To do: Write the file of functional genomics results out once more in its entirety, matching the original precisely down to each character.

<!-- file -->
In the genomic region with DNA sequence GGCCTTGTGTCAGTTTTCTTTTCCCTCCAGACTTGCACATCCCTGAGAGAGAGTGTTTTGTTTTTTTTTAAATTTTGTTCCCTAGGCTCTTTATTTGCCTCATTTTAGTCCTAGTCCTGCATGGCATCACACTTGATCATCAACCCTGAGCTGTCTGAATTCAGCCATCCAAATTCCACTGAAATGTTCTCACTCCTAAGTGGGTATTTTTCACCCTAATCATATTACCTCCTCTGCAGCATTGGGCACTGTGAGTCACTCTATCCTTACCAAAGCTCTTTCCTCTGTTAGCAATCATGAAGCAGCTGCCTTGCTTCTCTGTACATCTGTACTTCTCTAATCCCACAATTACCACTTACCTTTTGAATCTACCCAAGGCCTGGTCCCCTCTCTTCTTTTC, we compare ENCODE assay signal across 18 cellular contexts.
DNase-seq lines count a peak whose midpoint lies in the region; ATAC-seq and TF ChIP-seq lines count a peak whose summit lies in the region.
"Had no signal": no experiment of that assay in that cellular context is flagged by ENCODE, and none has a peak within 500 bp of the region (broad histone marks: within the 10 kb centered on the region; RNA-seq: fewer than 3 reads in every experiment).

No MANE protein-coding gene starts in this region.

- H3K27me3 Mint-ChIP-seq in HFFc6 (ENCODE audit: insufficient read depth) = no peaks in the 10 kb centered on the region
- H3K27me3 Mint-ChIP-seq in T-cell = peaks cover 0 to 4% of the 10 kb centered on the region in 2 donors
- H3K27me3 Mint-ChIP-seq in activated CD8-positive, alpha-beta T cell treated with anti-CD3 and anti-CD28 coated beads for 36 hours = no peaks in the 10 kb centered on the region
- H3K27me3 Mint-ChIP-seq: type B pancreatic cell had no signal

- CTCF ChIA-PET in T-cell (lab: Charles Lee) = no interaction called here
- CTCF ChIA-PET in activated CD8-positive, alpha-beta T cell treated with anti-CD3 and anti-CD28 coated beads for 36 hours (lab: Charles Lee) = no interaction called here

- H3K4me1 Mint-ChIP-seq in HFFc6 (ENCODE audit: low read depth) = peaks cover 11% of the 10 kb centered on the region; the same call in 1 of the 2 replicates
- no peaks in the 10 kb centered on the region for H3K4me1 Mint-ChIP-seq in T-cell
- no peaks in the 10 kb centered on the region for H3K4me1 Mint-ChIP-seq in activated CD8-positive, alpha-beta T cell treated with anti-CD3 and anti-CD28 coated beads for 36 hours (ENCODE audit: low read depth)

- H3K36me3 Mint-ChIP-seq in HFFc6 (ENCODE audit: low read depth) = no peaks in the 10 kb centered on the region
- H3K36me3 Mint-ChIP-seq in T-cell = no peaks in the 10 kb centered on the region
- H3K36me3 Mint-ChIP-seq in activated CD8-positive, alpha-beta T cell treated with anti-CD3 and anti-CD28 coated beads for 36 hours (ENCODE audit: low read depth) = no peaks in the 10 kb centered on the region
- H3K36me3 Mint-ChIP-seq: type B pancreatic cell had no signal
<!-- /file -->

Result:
In the genomic region with DNA sequence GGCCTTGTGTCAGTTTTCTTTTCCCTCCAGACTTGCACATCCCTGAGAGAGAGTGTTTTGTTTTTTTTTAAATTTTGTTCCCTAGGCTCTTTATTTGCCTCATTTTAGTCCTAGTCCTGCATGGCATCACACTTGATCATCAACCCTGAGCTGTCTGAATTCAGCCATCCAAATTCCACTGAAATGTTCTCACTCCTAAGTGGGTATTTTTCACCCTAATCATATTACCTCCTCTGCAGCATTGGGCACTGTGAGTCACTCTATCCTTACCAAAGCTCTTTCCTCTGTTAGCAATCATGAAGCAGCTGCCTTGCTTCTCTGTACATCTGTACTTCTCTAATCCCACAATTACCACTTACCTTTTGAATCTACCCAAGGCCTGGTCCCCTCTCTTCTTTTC, we compare ENCODE assay signal across 18 cellular contexts.
DNase-seq lines count a peak whose midpoint lies in the region; ATAC-seq and TF ChIP-seq lines count a peak whose summit lies in the region.
"Had no signal": no experiment of that assay in that cellular context is flagged by ENCODE, and none has a peak within 500 bp of the region (broad histone marks: within the 10 kb centered on the region; RNA-seq: fewer than 3 reads in every experiment).

No MANE protein-coding gene starts in this region.

- H3K27me3 Mint-ChIP-seq in HFFc6 (ENCODE audit: insufficient read depth) = no peaks in the 10 kb centered on the region
- H3K27me3 Mint-ChIP-seq in T-cell = peaks cover 0 to 4% of the 10 kb centered on the region in 2 donors
- H3K27me3 Mint-ChIP-seq in activated CD8-positive, alpha-beta T cell treated with anti-CD3 and anti-CD28 coated beads for 36 hours = no peaks in the 10 kb centered on the region
- H3K27me3 Mint-ChIP-seq: type B pancreatic cell had no signal

- CTCF ChIA-PET in T-cell (lab: Charles Lee) = no interaction called here
- CTCF ChIA-PET in activated CD8-positive, alpha-beta T cell treated with anti-CD3 and anti-CD28 coated beads for 36 hours (lab: Charles Lee) = no interaction called here

- H3K4me1 Mint-ChIP-seq in HFFc6 (ENCODE audit: low read depth) = peaks cover 11% of the 10 kb centered on the region; the same call in 1 of the 2 replicates
- no peaks in the 10 kb centered on the region for H3K4me1 Mint-ChIP-seq in T-cell
- no peaks in the 10 kb centered on the region for H3K4me1 Mint-ChIP-seq in activated CD8-positive, alpha-beta T cell treated with anti-CD3 and anti-CD28 coated beads for 36 hours (ENCODE audit: low read depth)

- H3K36me3 Mint-ChIP-seq in HFFc6 (ENCODE audit: low read depth) = no peaks in the 10 kb centered on the region
- H3K36me3 Mint-ChIP-seq in T-cell = no peaks in the 10 kb centered on the region
- H3K36me3 Mint-ChIP-seq in activated CD8-positive, alpha-beta T cell treated with anti-CD3 and anti-CD28 coated beads for 36 hours (ENCODE audit: low read depth) = no peaks in the 10 kb centered on the region
- H3K36me3 Mint-ChIP-seq: type B pancreatic cell had no signal